Major League Baseball has again expanded its sponsorship roster, this time signing Bank of America (NYSE:BAC) to a multiyear agreement as the "official bank of Major League Baseball." The nation's third-largest financial institution will be sharing the dugout with Yum! Brands' (NYSE:YUM) Taco Bell, which several weeks ago agreed to a similar arrangement as baseball's "official quick-service restaurant." Both deals come just days before baseball's premier event of the summer -- the All-Star Game.

The rookie will join seasoned baseball veterans such as Anheuser-Busch (NYSE:BUD), PepsiCo (NYSE:PEP), and Pfizer's (NYSE:PFE) Viagra. The five-year affiliation, which insiders have valued at $40 million to $50 million, provides exclusive category rights, advertising during high-profile events such as the playoffs and World Series, and signage at both major and minor league ballparks across the country, and even extends to the Little League level.

The deal will elevate the Bank of America name to baseball's center stage, giving the firm enormous exposure domestically, as well as an opportunity to leverage the sport's growing popularity in foreign markets. While the association with the big boys will no doubt garner the most publicity, the minor league and Little League sponsorships should not be overlooked. Bank of America is the first company to sign concurrent deals with all three entities.

Bank of America already has significant ties to baseball, including existing sponsorships, lead backing on a $1.4 billion credit facility used throughout the league, and individual business relationships with 10 teams. Unfortunately, other banking partnerships at the local level might present complications. Philadelphia Phillies fans may not be ready to embrace Bank of America's involvement, considering their team plays in Citizens Bank Park. Ditto reluctance by the Diamondbacks faithful in JP Morgan Chase's (NYSE:JPM) Bank One Ballpark.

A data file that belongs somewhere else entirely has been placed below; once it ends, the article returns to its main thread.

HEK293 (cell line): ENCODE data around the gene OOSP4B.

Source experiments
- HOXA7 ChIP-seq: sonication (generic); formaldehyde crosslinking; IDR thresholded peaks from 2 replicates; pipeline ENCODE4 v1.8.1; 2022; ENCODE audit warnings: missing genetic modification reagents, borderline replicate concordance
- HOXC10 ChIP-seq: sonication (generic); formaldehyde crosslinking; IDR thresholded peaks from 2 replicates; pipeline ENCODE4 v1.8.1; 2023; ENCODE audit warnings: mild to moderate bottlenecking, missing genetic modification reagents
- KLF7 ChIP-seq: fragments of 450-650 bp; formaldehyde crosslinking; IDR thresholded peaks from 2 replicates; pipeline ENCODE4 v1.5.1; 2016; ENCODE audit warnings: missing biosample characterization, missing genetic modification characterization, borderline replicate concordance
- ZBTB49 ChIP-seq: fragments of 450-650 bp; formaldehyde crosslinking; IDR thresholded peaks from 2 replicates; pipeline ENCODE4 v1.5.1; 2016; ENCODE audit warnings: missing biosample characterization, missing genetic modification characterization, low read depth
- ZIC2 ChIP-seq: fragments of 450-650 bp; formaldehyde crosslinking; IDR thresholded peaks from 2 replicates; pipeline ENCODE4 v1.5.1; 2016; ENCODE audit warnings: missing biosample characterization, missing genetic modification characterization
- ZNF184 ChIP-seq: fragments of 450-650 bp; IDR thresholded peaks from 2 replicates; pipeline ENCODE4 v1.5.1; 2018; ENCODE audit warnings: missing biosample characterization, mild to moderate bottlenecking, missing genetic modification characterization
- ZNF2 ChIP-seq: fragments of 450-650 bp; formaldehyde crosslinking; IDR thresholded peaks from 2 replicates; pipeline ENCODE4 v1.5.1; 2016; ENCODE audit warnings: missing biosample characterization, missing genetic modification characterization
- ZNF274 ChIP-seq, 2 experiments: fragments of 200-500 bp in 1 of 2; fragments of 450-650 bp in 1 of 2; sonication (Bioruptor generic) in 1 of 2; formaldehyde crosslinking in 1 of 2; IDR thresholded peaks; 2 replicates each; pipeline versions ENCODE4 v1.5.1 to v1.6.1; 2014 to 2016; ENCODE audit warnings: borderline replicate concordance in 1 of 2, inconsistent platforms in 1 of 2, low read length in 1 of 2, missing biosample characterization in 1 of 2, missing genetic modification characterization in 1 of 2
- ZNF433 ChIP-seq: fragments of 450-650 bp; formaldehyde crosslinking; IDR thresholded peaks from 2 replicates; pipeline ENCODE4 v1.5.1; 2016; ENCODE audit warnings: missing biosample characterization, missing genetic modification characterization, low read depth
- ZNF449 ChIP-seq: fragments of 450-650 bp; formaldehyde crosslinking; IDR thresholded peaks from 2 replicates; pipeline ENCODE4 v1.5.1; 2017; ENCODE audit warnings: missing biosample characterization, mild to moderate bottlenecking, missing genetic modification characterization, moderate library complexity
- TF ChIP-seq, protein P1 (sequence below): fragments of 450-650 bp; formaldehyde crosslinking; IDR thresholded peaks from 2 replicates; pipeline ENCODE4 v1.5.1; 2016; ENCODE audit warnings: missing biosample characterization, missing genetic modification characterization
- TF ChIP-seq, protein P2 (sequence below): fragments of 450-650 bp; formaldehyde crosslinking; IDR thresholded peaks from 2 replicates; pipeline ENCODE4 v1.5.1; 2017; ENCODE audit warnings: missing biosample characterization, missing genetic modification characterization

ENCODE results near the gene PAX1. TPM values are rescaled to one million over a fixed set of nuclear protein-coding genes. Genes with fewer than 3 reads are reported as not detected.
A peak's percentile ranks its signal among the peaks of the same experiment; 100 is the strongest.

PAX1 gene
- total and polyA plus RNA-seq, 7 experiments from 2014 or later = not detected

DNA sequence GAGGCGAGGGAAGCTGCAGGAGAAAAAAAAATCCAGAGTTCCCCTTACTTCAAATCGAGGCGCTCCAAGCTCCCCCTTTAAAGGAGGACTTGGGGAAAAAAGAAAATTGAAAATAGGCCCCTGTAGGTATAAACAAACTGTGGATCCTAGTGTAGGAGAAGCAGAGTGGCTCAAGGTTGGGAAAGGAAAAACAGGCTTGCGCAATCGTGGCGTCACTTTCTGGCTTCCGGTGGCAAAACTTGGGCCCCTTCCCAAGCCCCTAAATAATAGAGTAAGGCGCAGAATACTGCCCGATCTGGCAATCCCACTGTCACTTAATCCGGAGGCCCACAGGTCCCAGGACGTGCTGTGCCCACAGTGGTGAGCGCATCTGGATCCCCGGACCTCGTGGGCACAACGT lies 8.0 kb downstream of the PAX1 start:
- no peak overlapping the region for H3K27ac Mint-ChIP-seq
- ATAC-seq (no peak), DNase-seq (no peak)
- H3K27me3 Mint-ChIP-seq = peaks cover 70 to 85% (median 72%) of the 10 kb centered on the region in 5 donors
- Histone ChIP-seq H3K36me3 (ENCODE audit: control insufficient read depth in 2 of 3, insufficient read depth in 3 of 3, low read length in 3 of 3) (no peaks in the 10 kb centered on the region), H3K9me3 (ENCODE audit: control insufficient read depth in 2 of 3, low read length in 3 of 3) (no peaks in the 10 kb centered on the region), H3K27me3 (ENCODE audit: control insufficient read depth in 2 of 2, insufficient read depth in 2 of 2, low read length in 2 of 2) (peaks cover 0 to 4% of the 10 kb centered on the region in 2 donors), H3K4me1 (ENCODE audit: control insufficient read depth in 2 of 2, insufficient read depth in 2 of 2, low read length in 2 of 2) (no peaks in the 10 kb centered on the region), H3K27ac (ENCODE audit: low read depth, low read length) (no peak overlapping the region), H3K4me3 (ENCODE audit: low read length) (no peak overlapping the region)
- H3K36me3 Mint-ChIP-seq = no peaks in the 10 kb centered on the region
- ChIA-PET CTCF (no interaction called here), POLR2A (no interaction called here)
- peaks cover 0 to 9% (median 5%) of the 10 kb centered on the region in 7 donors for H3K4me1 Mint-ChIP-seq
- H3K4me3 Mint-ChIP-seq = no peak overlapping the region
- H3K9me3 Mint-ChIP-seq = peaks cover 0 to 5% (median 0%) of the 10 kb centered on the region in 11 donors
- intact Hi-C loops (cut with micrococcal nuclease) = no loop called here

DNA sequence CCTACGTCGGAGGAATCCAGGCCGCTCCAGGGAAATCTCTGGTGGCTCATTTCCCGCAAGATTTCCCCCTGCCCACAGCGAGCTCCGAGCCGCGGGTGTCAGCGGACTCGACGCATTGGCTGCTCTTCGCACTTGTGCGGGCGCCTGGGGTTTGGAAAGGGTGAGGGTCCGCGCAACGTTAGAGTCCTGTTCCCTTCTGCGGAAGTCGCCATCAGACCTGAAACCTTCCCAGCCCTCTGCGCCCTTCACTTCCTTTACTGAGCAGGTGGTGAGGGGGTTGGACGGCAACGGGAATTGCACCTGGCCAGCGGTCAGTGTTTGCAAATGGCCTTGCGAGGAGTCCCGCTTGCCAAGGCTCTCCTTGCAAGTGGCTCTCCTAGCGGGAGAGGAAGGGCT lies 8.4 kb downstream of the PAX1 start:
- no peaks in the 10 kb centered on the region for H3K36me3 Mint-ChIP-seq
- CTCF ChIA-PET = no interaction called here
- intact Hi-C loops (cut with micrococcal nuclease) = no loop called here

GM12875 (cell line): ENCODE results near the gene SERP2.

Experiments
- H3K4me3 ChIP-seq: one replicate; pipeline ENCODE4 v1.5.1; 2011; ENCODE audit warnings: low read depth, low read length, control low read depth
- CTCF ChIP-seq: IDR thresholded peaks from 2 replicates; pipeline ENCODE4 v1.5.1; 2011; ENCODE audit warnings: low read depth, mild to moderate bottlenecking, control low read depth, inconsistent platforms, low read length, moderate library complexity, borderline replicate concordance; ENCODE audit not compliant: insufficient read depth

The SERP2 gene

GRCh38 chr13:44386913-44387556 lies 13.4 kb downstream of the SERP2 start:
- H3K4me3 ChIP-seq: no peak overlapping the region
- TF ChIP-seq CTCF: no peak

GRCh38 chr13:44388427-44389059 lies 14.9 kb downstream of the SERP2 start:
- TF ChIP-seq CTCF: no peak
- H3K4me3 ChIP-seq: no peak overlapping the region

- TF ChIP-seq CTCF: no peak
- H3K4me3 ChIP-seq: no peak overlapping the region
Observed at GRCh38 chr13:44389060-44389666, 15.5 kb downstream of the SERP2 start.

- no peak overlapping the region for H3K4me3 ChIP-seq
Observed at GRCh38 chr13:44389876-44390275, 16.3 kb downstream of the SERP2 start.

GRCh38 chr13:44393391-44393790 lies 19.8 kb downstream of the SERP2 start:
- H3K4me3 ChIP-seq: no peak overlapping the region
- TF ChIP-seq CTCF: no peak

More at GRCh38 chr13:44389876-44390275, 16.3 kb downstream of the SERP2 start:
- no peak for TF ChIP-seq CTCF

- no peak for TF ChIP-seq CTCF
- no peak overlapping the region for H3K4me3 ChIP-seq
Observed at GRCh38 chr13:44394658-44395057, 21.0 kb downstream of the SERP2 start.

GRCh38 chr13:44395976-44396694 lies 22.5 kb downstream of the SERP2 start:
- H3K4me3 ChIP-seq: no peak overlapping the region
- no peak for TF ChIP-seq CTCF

Furthermore, an increasingly cluttered sponsorship landscape (which I can only assume has somewhat of a dilutive effect) is also a concern. It can be difficult for Bank of America's message to reach fans when there are a dozen other companies vying for their attention, even if they're not necessarily in direct competition.

All things considered, though, the marketing people at Bank of America deserve a standing ovation for covering all the bases -- local, regional, national, and international -- in one fell swoop. From "Bank of America Day" at relatively obscure minor league ballparks nationwide to the global spotlight of the World Series, striking this deal will keep the firm in the batter's box with a chance to connect with fans for years to come.

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Fool contributor Nathan Slaughter has his fingers crossed for a decisive National League victory. He owns none of the companies mentioned.